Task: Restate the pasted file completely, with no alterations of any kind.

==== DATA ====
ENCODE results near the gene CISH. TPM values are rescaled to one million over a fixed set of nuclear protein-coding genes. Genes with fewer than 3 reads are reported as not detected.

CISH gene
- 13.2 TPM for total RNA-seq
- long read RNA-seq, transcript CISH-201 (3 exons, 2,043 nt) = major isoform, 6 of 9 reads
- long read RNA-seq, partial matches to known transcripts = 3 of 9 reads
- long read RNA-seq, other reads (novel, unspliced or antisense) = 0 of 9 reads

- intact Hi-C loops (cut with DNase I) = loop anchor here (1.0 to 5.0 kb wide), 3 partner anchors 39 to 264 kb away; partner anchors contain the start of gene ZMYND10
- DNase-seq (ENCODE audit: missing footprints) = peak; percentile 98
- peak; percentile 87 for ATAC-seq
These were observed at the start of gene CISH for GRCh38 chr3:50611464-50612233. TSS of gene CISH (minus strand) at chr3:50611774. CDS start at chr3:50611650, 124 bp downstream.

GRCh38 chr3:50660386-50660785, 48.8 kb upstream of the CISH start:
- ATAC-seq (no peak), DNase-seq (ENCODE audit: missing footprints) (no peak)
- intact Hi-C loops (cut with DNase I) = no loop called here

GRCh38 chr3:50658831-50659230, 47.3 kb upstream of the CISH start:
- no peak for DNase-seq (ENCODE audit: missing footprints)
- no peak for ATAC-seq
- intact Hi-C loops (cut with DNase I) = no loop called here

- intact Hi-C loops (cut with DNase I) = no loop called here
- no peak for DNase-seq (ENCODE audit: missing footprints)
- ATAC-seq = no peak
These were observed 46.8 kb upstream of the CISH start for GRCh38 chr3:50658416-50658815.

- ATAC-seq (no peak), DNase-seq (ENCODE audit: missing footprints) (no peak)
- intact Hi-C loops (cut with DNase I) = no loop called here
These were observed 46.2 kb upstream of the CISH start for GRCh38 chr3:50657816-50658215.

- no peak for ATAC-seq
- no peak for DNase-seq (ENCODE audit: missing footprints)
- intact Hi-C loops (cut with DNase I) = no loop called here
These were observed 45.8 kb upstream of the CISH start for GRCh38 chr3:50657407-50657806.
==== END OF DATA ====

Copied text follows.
ENCODE results near the gene CISH. TPM values are rescaled to one million over a fixed set of nuclear protein-coding genes. Genes with fewer than 3 reads are reported as not detected.

CISH gene
- 13.2 TPM for total RNA-seq
- long read RNA-seq, transcript CISH-201 (3 exons, 2,043 nt) = major isoform, 6 of 9 reads
- long read RNA-seq, partial matches to known transcripts = 3 of 9 reads
- long read RNA-seq, other reads (novel, unspliced or antisense) = 0 of 9 reads

- intact Hi-C loops (cut with DNase I) = loop anchor here (1.0 to 5.0 kb wide), 3 partner anchors 39 to 264 kb away; partner anchors contain the start of gene ZMYND10
- DNase-seq (ENCODE audit: missing footprints) = peak; percentile 98
- peak; percentile 87 for ATAC-seq
These were observed at the start of gene CISH for GRCh38 chr3:50611464-50612233. TSS of gene CISH (minus strand) at chr3:50611774. CDS start at chr3:50611650, 124 bp downstream.

GRCh38 chr3:50660386-50660785, 48.8 kb upstream of the CISH start:
- ATAC-seq (no peak), DNase-seq (ENCODE audit: missing footprints) (no peak)
- intact Hi-C loops (cut with DNase I) = no loop called here

GRCh38 chr3:50658831-50659230, 47.3 kb upstream of the CISH start:
- no peak for DNase-seq (ENCODE audit: missing footprints)
- no peak for ATAC-seq
- intact Hi-C loops (cut with DNase I) = no loop called here

- intact Hi-C loops (cut with DNase I) = no loop called here
- no peak for DNase-seq (ENCODE audit: missing footprints)
- ATAC-seq = no peak
These were observed 46.8 kb upstream of the CISH start for GRCh38 chr3:50658416-50658815.

- ATAC-seq (no peak), DNase-seq (ENCODE audit: missing footprints) (no peak)
- intact Hi-C loops (cut with DNase I) = no loop called here
These were observed 46.2 kb upstream of the CISH start for GRCh38 chr3:50657816-50658215.

- no peak for ATAC-seq
- no peak for DNase-seq (ENCODE audit: missing footprints)
- intact Hi-C loops (cut with DNase I) = no loop called here
These were observed 45.8 kb upstream of the CISH start for GRCh38 chr3:50657407-50657806.